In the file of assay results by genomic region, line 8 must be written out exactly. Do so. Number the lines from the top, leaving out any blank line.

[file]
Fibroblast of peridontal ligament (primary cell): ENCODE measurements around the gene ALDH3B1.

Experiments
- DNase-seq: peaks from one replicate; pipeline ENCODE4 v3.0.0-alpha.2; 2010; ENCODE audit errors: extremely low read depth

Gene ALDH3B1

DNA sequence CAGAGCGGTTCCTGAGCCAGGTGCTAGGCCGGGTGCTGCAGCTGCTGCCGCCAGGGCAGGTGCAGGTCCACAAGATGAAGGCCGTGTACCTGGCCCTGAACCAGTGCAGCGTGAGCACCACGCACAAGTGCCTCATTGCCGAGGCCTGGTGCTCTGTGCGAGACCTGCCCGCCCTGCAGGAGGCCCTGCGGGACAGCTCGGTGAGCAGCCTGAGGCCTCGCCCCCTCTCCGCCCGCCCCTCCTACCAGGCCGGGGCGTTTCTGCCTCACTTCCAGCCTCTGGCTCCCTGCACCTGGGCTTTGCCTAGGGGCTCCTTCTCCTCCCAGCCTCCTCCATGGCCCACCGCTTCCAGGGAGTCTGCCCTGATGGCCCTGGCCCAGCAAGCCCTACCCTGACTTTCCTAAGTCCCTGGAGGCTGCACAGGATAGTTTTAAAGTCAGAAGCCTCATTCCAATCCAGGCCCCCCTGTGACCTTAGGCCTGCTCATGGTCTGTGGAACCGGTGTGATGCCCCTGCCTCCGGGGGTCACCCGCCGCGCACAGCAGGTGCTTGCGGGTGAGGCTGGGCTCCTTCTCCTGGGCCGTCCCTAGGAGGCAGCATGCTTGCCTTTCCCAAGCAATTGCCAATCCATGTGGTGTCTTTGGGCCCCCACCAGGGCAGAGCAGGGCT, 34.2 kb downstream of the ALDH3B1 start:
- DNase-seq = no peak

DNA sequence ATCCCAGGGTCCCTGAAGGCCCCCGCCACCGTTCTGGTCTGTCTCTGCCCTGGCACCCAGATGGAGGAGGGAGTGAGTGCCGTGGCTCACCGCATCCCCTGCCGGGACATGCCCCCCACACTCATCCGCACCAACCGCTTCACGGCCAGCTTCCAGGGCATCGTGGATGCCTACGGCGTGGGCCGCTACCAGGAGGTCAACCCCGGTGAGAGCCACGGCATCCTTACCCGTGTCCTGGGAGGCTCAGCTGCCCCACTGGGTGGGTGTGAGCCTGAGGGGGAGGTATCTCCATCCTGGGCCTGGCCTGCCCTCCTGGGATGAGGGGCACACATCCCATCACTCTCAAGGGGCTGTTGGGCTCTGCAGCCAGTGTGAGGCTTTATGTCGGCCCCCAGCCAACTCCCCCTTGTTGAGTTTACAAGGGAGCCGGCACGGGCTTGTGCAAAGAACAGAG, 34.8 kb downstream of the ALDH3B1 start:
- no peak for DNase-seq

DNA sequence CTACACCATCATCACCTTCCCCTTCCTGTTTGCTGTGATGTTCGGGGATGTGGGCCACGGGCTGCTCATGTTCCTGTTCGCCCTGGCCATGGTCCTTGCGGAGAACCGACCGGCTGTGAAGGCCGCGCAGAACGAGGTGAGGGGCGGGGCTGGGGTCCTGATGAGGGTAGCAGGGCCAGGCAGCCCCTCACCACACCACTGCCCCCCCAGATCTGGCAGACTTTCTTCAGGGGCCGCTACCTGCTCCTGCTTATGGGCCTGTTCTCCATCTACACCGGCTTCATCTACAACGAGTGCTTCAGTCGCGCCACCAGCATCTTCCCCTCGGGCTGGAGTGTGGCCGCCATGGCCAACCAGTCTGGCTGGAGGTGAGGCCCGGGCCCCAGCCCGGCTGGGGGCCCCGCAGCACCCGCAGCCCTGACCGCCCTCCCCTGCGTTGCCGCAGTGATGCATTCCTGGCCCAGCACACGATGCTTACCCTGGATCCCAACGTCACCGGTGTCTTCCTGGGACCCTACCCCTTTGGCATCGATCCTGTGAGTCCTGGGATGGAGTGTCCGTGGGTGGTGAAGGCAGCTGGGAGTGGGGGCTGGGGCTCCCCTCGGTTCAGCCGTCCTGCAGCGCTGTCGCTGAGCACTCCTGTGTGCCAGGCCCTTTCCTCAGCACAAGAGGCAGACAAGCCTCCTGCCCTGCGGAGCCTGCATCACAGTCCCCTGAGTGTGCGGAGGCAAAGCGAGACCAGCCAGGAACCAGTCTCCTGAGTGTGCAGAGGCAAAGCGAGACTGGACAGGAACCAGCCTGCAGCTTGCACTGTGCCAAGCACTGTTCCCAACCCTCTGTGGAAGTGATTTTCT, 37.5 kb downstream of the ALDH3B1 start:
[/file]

- no peak for DNase-seq